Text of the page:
Back in the OR with Drs. Ham & Abril, bariatric and general surgeons

My first case this morning with another surgeon was cancelled – which was disappointing, but I still had a great day in the operating room with Dr.  Ham and Dr. Abril.  This time I was able to witness a bariatric surgery, so I could report back to all of you.

Dr. Ham (left) and Dr. Abril

I really enjoy their relaxed but detail oriented style – it makes for a very enjoyable case.  Today they performed a sleeve gastrectomy** so I am able to report – that they (Dr. Ham) oversewed the staple line (quite nicely, I might add).  If you’ve read any of the previous books, then you know that this is an important step to prevent suture line dehiscence leading to leakage of stomach contents into the abdomen (which can cause very serious complications.)  As I said – it’s an important step – but not one that every doctor I’ve witnessed always performed.   So I was a pleased as punch to see that these surgeons are as world-class and upstanding as everything I’d seen already suggested..

** as long time readers know, I am a devoted fan of the Roux-en-Y, but recent literature suggests that the sleeve gastrectomy is equally effective in the treatment of diabetes.. Of course – we’ll be watching the research for more information on this topic of debate. I hope further studies confirm these results since the sleeve gives patients just a little less of a drastic lifestyle change.. (still drastic but not shot glass sized drastic.)

Dr. Ham

They invited me to the show this evening – they are having several clowns (that are doctors, sort of Patch Adams types) on the show to talk about the health benefits of laughter.  Sounds like a lot of fun – but I thought I better catch up on my writing..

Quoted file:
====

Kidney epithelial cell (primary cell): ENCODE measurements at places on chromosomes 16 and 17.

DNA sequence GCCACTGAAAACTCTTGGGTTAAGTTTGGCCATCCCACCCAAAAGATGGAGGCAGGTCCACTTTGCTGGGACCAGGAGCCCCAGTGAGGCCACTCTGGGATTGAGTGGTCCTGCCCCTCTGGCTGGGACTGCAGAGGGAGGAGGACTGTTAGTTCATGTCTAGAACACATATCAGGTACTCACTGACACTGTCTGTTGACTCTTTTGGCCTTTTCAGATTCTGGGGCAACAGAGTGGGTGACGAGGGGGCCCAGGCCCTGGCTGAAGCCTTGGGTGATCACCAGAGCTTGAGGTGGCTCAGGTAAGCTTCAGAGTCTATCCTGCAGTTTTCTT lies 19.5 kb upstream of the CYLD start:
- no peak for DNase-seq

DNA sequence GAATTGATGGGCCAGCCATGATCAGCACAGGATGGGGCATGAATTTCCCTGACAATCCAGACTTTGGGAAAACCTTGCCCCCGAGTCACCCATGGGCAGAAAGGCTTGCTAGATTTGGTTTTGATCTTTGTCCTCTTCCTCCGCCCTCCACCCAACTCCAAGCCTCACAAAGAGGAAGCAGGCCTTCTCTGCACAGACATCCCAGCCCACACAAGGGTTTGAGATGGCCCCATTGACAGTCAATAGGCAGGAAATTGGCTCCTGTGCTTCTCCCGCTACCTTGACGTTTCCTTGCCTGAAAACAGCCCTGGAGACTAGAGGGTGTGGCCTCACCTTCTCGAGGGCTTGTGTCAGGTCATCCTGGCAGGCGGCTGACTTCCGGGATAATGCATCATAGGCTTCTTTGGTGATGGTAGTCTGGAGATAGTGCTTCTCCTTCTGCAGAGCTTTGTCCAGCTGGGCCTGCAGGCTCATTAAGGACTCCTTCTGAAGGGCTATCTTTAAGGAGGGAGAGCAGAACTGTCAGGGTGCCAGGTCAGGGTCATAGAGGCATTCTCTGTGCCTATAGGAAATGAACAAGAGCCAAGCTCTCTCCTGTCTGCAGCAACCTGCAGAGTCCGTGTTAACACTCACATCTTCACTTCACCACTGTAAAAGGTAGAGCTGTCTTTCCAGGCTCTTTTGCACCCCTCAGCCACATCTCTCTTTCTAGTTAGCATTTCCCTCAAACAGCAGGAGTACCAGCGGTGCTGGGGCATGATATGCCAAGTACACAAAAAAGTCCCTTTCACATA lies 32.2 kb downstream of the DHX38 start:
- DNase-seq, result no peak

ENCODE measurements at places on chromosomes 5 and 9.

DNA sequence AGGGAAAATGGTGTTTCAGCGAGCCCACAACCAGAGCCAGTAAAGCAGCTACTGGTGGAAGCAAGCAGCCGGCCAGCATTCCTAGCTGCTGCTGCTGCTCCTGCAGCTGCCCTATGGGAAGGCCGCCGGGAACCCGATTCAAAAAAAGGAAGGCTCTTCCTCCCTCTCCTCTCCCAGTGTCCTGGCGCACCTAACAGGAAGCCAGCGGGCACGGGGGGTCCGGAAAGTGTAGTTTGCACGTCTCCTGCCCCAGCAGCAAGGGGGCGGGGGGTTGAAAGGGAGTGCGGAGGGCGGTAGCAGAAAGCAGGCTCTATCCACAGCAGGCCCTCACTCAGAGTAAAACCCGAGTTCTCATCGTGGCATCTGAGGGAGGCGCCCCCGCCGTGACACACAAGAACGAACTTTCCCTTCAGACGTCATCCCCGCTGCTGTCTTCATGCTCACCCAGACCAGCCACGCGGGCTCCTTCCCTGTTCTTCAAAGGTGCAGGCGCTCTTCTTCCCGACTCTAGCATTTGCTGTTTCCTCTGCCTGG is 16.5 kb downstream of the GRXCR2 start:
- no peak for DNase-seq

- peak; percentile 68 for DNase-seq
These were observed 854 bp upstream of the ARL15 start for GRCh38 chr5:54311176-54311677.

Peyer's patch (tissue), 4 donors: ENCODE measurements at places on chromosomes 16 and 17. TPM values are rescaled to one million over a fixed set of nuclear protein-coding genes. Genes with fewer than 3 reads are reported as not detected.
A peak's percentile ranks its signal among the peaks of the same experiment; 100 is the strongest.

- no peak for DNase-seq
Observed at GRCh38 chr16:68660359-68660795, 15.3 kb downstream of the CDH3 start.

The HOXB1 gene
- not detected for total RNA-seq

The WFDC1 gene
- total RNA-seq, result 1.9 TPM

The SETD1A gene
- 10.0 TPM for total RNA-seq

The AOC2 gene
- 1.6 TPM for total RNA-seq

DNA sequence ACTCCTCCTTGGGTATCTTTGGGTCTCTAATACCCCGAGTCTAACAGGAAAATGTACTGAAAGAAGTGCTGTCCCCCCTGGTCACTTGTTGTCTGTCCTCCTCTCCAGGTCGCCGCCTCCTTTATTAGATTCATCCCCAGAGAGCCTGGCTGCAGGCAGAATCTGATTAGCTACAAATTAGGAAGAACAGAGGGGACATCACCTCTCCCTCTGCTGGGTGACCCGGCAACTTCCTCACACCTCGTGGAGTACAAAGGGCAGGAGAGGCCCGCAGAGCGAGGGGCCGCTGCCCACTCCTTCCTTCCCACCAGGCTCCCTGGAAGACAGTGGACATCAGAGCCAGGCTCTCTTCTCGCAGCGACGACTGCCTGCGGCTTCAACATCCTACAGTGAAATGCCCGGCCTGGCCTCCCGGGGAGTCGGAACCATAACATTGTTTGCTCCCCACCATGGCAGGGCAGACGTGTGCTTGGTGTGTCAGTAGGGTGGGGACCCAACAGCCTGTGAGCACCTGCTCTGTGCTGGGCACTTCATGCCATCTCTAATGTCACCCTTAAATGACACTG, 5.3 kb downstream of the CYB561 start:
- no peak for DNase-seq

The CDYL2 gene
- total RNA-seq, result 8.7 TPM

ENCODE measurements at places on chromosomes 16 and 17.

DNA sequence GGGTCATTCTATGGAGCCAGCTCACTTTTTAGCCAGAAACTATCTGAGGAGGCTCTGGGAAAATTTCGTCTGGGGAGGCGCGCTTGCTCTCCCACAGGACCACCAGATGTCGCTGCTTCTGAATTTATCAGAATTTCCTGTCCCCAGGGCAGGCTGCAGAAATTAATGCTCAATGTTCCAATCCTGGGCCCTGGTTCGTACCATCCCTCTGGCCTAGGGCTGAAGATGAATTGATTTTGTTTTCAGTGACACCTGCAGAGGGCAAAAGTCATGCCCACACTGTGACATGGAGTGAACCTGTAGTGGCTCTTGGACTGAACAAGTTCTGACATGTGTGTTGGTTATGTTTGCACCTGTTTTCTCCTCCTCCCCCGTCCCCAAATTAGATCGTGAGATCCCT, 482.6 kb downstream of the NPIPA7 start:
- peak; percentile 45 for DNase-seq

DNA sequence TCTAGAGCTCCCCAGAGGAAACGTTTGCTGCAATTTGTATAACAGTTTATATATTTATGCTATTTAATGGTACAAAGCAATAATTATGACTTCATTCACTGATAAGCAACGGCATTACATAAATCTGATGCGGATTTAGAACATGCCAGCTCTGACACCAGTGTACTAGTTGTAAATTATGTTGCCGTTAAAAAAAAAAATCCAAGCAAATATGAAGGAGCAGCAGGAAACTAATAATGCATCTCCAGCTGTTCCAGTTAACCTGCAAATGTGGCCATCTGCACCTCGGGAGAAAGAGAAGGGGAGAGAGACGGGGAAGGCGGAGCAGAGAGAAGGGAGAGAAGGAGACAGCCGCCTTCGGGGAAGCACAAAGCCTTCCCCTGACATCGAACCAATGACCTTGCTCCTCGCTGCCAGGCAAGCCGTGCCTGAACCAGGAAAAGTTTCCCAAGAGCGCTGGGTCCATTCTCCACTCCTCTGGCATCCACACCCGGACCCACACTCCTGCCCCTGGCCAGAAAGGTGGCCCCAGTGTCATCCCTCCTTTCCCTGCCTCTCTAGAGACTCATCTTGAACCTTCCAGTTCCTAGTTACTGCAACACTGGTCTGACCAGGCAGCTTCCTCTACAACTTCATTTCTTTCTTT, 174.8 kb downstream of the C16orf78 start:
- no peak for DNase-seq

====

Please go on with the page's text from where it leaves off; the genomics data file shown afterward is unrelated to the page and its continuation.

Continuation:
I’ll be back in the OR with Los Doctores again tomorrow..

Speaking of which – I wanted to pass along some information on the anesthesiologist for Dr. Molina’s cases since he did such a nice job with the conscious sedation yesterday.  (I’ve only watched him just yesterday – so I will need a few more encounters, but I wanted to mention Dr. Andres Garcia Gutierrez all the same.

Gastric bypass to ‘cure’ diabetes goes mainstream

A full year after we reported it here (and several years after initially being reported in the literature), mainstream media has finally picked up the story about gastric bypass surgery for the definitive treatment of diabetes.   The story made all of the heavies; the Washington Post, the Wall Street Journal, and the Los Angeles Times.

Unfortunately, all of these outlets seem unaware of the existing literature in this area – these results while encouraging, are not surprising.  Similar results have been demonstrated in several other (but smaller) studies for the past ten years, which led to previous recommendations (last summer) for the adoption of gastric bypass surgery as a first-line treatment for diabetes in obese patients.

The publication of two new studies showing clear benefits for diabetics undergoing bariatric surgery has brought this news to the forefront.  In both of these studies, diabetic patients were able to stop taking oral glycemics and insulins after surgery within days..